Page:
Judicial AnalysisWhat is Sufficient Cause -Part II

March 23, 20160

In Brijesh Kumar & Ors Versus State of Haryana & Ors,SLP(CIVIL) NOS.6609-6613 OF 2014, the Honourable Suprme Court has relied upon various ratios.

The most relevant paras are,  reproduced herein below ,self explanatory as to what is a sufficient cause in deciding upon the limitation factor :

  1. The issues of limitation, delay and laches as well as condonation of such delay are being examined and explained every day by the Courts. The law of limitation is enshrined in the legal maxim “Interest Reipublicae Ut Sit Finis Litium” (it is for the general welfare that a period be put to litigation). Rules of Limitation are not meant to destroy the rights of the parties, rather the idea is that every legal remedy must be kept alive for a legislatively fixed period of time.
  1. The Privy Council in General Fire and Life Assurance Corporation Ltd. v. Janmahomed Abdul Rahim, AIR 1941 PC 6, relied upon the writings of Mr. Mitra in Tagore Law Lectures 1932 wherein it has been said that “a law of limitation and prescription may appear to operate harshly and unjustly in a particular case, but if the law provides for a limitation, it is to be enforced even at the risk of hardship to a particular party as the Judge  cannot, on applicable grounds, enlarge the time allowed by the law, postpone its operation,or introduce exceptions not recognised by law.”
  1. In P.K. Ramachandran v. State of Kerala & Anr., AIR 1998 SC 2276, the Apex Court while considering a case of condonation of delay of 565 days, wherein no explanation much less a reasonable or satisfactory explanation for condonation of delay had been given, held as under:–“Law of limitation may harshly affect a particular party but it has to be applied with all its rigour when the statute so prescribes and the Courts have no power to extend the period of limitation on equitable grounds.”
  1. While considering a similar issue, this court in Esha Bhattacharjee v. Raghunathpur Nafar Academy & Ors. (2013) 12 SCC 649 laid down various principles inter alia: “ v) Lack of bona fides imputable to a party seeking condonation of delay is a significant and relevant fact vi) The concept of liberal approach has to encapsule the conception of reasonableness and it cannot be allowed a totally unfettered free play ix) The conduct, behavior and attitude of a party relating to its inaction or negligence are relevant factors to be taken into consideration. It is so as the fundamental principle is that the courts are required to weigh the scale of balance of justice in respect of both parties and the said principle cannot be given a total go by in the name of liberal approach. xvii) The increasing tendency to perceive delay as a non-serious mater and, hence, lackadaisical propensity can be exhibited in a nonchalant manner requires to be curbed, of course, within legal parameters.” (See also: Basawaraj v. Land Acquisition Officer (2013) 14 SCC 81)
  1. The courts should not adopt an injustice-oriented approach in rejecting the application for condonation of delay. However the court while allowing such application has to draw a distinction between delay and inordinate delay for want of bona fides of an inaction or negligence would deprive a party of the protection of Section 5 of the Limitation Act, 1963. Sufficient cause is a condition precedent for exercise of discretion by the Court for condoning the delay. This Court has time and again held that when mandatory provision is not complied with and that delay is not properly, satisfactorily and convincingly explained, the court cannot condone the delay on sympathetic grounds alone.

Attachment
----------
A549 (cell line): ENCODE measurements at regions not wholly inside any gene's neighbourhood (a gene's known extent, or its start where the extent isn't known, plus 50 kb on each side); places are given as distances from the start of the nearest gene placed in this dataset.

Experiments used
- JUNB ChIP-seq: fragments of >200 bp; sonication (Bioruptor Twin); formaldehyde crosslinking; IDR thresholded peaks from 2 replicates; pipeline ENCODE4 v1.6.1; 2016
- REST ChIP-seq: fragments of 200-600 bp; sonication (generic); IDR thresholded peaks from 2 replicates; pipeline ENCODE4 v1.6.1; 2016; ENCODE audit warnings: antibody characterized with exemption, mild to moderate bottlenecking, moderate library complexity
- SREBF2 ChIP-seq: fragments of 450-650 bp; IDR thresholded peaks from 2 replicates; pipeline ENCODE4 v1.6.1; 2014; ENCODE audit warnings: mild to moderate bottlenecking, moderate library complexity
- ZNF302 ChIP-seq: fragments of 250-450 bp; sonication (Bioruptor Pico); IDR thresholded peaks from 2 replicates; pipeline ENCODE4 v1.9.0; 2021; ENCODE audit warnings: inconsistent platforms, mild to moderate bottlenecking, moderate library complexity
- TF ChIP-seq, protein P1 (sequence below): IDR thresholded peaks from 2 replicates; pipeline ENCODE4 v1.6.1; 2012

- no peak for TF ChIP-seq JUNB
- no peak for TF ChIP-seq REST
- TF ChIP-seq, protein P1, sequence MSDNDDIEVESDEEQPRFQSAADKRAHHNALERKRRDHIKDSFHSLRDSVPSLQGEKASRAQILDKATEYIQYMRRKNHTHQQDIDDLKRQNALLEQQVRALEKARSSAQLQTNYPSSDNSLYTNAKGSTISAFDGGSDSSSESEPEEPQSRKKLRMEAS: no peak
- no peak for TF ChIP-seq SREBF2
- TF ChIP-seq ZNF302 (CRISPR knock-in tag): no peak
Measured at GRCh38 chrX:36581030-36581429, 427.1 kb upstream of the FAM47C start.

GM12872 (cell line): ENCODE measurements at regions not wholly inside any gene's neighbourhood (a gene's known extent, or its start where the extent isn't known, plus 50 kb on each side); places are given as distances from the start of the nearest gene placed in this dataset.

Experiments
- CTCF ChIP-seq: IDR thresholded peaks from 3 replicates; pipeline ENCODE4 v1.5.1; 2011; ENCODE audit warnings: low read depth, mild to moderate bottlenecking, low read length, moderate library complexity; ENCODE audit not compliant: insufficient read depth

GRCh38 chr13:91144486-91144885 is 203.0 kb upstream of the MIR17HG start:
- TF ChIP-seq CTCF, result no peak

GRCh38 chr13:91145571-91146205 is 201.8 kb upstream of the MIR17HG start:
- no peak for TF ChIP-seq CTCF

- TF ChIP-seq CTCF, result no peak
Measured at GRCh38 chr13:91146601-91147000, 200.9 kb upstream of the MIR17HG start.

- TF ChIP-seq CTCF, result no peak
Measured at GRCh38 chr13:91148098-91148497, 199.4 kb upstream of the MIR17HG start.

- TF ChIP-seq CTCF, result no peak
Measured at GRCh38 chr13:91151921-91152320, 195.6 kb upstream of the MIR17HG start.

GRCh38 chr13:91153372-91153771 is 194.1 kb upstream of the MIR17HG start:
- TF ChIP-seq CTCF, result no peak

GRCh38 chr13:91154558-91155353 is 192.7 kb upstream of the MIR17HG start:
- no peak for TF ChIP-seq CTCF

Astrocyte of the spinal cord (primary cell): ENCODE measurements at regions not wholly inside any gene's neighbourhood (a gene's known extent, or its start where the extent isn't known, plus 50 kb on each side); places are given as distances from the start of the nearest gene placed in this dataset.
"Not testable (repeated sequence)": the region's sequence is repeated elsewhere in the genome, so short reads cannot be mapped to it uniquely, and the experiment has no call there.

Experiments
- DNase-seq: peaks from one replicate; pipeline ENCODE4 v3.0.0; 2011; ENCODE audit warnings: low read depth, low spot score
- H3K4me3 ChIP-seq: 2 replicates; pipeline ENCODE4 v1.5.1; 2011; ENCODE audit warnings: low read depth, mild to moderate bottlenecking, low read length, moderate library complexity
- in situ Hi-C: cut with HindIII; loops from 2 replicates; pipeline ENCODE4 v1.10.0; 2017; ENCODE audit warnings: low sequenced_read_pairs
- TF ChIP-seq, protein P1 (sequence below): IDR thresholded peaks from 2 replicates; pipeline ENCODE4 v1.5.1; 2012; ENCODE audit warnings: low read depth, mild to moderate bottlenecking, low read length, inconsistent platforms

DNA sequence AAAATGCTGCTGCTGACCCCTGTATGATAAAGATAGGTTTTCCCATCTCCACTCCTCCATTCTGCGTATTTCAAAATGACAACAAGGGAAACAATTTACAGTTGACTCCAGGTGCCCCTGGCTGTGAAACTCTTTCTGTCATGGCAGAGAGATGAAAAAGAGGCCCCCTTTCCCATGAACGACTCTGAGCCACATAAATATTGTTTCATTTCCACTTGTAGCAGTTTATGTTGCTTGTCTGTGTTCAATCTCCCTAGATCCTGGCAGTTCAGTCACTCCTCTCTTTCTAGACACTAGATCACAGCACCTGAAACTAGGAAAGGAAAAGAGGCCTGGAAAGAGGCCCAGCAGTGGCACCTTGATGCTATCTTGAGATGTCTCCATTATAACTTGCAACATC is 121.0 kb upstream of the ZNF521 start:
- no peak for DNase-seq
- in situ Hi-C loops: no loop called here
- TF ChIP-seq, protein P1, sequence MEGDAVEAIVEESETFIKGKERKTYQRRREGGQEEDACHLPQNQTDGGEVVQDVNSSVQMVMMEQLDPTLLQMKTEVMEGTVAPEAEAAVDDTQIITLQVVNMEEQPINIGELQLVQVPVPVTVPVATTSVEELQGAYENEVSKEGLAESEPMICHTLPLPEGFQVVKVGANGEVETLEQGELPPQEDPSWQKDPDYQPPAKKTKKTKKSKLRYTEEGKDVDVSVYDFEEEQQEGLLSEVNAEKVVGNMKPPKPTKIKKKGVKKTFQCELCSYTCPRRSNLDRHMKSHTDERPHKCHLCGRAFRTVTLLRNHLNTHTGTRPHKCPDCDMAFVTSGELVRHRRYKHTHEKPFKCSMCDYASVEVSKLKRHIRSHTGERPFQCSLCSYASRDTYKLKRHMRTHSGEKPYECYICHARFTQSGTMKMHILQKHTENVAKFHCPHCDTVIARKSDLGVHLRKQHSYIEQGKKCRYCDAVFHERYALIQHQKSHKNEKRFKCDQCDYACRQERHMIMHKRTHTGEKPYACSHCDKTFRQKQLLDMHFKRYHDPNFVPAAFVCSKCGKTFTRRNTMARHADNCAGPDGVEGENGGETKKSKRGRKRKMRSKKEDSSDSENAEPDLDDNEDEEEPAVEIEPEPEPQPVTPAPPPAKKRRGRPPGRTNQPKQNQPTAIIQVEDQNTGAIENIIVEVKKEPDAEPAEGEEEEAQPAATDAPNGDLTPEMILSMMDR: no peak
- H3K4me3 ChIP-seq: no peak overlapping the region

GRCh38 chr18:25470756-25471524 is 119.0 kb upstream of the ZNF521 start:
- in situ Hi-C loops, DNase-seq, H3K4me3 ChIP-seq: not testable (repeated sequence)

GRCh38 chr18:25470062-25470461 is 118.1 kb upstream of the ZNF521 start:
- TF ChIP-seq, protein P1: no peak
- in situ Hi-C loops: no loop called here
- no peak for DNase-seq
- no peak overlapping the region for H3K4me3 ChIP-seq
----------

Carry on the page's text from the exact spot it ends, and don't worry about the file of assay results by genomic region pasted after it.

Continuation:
1. It is also a well settled principle of law that if some person has taken a relief approaching the Court just or immediately after the  cause of action had arisen, other persons cannot take benefit there of approaching the court at a belated stage for the reason that they cannot be permitted to take the impetus of the order passed at the behest of some diligent person.
  1. In State of Karnataka & Ors. v. S.M. Kotrayya & Ors., (1996) 6 SCC 267, this Court rejected the contention that a petition should be considered ignoring the delay and laches on the ground that he filed the petition just after coming to know of the relief granted by the Court in a similar case as the same cannot furnish a proper explanation for delay and laches. The Court observed that such a plea is wholly unjustified and cannot furnish any ground for ignoring delay and laches.
  1. Same view has been reiterated by this Court in Jagdish Lal &Ors. v. State of Haryana & Ors., AIR 1997 SC 2366, observing as under:–

“Suffice it to state that appellants kept sleeping over their rights for long and elected to wake-up when they had the impetus from Vir Pal Chauhan and Ajit Singh’s ratios…Therefore desperate attempts of the appellants to re-do the seniority, held by them in various cadre…. are not amenable to the judicial review at this belated stage. The High Court, therefore, has rightly dismissed the writ petition on the ground of delay as well.”

  1. In M/s. Rup Diamonds & Ors. v. Union of India & Ors., AIR 1989 SC 674, this Court considered a case where petitioner wanted to get the relief on the basis of the judgment of this Court wherein a particular law had been declared ultra vires. The Court rejected the petition on the ground of delay and laches observing as under:– “There is one more ground which basically sets the present case apart. Petitioners are re-agitating claims which they have not pursued for several years. Petitioners were not vigilant but were content to be dormant and chose to sit on the fence till somebody else’s case came to be decided.”

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